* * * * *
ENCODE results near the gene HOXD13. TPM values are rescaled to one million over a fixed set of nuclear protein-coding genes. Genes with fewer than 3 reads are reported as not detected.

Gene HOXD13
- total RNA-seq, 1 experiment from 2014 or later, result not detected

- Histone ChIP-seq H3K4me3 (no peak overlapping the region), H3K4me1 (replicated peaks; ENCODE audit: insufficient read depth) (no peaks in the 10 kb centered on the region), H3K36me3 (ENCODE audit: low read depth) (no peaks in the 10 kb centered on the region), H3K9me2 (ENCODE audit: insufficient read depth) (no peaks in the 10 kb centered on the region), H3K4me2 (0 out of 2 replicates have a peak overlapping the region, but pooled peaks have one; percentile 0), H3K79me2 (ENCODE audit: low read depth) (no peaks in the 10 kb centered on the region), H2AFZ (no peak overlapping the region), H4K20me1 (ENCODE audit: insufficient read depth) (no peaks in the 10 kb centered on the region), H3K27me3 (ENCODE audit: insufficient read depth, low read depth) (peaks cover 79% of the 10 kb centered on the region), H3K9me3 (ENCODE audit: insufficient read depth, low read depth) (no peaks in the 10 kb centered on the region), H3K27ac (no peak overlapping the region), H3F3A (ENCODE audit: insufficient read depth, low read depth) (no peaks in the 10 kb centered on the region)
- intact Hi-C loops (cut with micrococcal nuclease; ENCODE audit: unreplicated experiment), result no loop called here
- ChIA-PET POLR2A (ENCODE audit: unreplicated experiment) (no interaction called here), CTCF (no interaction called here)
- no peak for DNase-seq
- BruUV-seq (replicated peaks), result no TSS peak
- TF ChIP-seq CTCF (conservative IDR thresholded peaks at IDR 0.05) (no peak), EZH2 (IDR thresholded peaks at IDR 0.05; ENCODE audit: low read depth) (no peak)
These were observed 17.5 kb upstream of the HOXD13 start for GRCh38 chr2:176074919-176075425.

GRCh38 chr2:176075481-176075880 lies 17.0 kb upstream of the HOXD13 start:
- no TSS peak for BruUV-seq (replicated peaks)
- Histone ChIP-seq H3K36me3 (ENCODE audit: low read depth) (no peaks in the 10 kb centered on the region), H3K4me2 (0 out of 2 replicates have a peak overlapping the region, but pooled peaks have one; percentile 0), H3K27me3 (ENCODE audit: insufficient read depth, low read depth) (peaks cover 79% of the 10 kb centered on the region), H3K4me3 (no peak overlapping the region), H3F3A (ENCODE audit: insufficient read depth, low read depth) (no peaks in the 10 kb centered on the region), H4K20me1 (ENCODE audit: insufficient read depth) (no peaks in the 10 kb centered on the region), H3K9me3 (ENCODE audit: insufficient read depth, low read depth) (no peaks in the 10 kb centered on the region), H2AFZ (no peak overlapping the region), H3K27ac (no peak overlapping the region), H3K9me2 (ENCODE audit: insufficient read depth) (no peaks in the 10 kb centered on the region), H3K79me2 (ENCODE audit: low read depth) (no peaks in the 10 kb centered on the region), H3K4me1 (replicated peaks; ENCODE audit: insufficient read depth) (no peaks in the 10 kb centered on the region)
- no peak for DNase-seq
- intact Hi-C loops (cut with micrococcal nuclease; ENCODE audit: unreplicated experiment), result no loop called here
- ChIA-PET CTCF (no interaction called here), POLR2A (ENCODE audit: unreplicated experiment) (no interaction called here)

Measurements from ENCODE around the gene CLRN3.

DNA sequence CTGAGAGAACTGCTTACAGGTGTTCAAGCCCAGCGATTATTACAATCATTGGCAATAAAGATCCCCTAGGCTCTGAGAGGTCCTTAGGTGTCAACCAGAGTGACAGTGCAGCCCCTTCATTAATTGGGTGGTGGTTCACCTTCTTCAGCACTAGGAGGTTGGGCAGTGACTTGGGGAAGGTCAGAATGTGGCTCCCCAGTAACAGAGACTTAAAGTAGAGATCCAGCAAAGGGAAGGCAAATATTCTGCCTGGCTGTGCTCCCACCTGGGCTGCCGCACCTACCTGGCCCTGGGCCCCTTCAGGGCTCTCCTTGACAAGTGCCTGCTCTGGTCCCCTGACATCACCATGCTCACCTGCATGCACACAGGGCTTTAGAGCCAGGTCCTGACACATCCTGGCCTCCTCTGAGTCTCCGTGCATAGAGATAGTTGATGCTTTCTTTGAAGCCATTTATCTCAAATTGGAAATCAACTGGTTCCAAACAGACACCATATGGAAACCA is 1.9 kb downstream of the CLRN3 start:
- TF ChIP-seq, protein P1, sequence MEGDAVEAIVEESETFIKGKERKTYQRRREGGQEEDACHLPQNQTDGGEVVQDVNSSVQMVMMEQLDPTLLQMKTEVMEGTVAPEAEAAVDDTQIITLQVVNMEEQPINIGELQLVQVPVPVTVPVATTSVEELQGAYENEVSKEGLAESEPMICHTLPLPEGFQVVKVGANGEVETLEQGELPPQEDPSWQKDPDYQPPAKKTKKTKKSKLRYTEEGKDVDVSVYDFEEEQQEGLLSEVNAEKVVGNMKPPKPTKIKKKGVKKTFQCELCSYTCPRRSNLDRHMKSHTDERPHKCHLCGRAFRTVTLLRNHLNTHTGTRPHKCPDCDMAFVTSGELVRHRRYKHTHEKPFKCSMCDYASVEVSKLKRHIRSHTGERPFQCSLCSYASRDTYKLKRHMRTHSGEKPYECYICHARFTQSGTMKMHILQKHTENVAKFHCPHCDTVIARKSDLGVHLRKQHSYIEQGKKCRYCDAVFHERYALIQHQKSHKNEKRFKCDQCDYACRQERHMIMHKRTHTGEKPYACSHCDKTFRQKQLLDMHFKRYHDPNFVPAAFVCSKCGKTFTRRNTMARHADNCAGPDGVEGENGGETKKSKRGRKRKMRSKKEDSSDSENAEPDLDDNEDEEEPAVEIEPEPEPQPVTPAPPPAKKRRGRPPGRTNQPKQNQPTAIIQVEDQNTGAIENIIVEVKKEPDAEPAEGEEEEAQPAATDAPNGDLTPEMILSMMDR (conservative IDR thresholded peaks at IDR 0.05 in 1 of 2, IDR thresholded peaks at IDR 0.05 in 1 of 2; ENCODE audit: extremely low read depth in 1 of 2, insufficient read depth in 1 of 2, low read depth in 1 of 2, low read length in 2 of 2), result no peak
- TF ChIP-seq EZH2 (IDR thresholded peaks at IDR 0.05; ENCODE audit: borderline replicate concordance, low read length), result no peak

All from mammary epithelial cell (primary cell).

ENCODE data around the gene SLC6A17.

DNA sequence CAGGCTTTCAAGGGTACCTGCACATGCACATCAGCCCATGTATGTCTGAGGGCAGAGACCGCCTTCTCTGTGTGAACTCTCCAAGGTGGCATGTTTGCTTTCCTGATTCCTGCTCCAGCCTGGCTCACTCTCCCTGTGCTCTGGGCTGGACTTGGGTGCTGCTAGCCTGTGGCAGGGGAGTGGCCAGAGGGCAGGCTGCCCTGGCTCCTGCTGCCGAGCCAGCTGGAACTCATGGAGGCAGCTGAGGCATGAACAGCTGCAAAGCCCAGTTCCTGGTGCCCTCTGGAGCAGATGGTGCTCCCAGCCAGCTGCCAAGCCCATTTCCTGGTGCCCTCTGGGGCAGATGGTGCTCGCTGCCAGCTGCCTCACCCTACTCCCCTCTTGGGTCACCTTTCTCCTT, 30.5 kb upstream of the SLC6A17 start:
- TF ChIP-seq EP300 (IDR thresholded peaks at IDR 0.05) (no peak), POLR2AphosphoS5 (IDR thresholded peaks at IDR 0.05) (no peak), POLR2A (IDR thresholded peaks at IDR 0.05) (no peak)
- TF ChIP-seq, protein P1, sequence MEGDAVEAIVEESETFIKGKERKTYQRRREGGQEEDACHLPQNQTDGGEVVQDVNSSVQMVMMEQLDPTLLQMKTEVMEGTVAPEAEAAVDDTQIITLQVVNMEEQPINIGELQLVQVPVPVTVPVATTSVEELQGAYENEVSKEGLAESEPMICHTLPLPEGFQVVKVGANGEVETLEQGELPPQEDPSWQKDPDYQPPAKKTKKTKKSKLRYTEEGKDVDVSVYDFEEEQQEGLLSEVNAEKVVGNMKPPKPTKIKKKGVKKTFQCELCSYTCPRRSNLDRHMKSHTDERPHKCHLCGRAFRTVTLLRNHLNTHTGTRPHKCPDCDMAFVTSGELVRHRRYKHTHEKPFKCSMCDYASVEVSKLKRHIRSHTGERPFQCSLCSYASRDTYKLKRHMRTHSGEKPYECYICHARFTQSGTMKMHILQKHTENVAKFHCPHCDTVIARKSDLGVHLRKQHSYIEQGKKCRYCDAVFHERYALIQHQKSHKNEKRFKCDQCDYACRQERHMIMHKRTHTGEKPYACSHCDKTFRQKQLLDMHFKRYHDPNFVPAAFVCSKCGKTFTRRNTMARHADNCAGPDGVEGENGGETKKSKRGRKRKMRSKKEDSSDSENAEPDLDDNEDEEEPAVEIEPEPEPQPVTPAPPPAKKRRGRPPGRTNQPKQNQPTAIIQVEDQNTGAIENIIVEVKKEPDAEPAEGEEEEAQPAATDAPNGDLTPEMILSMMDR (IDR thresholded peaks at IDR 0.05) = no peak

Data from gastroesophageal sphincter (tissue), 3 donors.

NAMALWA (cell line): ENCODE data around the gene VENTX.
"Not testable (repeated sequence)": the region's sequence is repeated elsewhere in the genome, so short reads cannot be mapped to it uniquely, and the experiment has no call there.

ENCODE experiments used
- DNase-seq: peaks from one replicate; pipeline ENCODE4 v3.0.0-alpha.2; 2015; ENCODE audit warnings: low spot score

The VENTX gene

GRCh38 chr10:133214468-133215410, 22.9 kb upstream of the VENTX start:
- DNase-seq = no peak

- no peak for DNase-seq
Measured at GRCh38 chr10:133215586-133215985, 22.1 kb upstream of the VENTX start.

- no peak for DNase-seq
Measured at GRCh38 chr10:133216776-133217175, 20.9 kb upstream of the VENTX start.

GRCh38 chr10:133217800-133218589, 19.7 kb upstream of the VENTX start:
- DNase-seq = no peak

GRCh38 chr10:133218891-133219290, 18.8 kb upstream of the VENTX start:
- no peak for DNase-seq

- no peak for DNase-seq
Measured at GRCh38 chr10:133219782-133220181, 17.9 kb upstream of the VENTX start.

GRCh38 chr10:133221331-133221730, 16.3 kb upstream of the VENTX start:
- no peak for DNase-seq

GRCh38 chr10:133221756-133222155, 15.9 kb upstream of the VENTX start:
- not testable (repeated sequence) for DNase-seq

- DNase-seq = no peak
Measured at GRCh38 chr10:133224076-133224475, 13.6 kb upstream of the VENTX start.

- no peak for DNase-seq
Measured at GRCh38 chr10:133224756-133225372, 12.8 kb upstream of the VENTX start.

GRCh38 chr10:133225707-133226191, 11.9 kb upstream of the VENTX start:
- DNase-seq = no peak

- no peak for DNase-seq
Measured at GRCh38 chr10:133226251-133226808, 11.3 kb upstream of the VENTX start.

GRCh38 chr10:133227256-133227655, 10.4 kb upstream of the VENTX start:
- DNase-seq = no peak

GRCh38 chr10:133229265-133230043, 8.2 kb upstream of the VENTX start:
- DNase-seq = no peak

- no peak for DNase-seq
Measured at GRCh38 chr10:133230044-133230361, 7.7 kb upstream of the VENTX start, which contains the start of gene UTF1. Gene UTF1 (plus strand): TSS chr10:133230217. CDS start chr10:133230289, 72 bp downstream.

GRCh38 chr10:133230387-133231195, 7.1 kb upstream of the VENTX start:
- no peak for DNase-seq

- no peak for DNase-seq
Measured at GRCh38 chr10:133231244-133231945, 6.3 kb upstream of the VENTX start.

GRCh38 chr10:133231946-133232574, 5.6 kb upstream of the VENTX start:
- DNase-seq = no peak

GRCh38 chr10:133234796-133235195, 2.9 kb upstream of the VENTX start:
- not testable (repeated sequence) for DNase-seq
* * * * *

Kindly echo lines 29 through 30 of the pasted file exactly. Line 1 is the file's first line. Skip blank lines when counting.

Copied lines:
ENCODE experiments used
- DNase-seq: peaks from one replicate; pipeline ENCODE4 v3.0.0-alpha.2; 2015; ENCODE audit warnings: low spot score